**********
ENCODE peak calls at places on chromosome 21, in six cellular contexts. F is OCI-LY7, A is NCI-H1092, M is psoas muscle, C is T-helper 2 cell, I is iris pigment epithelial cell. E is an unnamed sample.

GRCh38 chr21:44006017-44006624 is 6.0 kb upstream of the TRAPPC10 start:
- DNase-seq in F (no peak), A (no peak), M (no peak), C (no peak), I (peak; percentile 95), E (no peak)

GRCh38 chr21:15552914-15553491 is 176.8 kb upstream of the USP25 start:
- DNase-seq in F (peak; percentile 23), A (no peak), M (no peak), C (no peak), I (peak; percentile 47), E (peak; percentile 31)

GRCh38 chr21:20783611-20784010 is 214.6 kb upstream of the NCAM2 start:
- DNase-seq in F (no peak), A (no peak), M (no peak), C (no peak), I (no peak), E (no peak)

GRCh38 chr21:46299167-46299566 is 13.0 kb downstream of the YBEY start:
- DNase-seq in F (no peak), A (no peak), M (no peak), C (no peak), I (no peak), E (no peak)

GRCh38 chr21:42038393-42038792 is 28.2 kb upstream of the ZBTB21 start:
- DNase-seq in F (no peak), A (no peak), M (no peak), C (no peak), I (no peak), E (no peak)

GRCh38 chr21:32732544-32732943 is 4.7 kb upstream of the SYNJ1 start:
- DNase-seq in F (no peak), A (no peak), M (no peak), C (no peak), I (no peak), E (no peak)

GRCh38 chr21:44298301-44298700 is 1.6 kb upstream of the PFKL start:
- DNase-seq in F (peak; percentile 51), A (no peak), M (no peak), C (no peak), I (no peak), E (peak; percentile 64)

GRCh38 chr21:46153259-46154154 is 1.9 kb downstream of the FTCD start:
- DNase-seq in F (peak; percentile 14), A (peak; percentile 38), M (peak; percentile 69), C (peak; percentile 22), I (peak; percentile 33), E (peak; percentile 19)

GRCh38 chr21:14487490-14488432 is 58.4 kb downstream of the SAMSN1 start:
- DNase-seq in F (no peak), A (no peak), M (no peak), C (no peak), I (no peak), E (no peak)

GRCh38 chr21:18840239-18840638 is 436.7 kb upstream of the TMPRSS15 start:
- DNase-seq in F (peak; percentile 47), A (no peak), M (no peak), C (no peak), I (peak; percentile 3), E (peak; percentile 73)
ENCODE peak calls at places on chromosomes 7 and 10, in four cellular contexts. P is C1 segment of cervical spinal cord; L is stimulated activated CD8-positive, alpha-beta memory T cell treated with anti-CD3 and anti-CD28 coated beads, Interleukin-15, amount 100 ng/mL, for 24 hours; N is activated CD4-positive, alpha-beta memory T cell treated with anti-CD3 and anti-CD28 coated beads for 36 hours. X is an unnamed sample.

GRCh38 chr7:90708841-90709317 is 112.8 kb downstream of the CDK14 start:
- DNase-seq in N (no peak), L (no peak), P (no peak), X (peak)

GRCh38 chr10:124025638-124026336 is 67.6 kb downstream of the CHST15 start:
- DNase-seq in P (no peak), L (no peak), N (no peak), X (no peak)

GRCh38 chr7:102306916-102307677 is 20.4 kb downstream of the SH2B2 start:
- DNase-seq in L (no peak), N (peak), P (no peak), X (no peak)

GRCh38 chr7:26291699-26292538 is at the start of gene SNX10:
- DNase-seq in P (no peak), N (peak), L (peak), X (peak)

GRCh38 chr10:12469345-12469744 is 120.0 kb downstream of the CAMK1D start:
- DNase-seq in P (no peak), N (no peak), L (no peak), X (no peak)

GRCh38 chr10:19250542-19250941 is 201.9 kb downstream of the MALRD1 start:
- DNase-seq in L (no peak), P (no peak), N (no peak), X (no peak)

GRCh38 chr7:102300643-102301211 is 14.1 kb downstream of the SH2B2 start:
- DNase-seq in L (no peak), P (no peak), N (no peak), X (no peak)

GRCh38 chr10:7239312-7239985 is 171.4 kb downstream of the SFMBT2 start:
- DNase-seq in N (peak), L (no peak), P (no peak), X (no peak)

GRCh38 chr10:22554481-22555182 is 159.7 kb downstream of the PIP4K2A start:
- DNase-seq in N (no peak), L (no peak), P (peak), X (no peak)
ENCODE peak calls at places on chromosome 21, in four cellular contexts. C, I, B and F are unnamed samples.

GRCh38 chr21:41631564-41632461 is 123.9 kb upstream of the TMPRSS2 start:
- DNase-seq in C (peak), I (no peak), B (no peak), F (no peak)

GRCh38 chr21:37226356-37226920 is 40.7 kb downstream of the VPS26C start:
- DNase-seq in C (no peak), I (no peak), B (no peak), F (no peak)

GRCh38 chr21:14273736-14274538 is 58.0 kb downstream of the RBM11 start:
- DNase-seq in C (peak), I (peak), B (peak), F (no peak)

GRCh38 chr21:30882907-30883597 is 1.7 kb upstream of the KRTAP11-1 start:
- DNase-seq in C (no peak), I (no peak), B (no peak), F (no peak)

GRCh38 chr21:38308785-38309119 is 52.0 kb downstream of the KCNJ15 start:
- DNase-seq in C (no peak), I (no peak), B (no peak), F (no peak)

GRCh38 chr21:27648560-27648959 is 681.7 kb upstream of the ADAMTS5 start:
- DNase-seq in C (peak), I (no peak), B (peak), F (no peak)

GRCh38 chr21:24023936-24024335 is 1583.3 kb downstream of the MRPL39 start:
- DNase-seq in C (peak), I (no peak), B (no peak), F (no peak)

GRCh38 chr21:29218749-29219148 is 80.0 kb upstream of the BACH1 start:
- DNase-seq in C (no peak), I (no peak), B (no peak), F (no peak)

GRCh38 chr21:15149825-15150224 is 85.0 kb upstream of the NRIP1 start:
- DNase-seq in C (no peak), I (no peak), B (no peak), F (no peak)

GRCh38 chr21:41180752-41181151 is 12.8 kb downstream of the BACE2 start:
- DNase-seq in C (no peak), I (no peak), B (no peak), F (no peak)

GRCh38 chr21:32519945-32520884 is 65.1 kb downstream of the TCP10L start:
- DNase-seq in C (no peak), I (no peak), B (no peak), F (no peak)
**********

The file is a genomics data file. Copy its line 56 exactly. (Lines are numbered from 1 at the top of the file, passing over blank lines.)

GRCh38 chr21:29218749-29219148 is 80.0 kb upstream of the BACH1 start: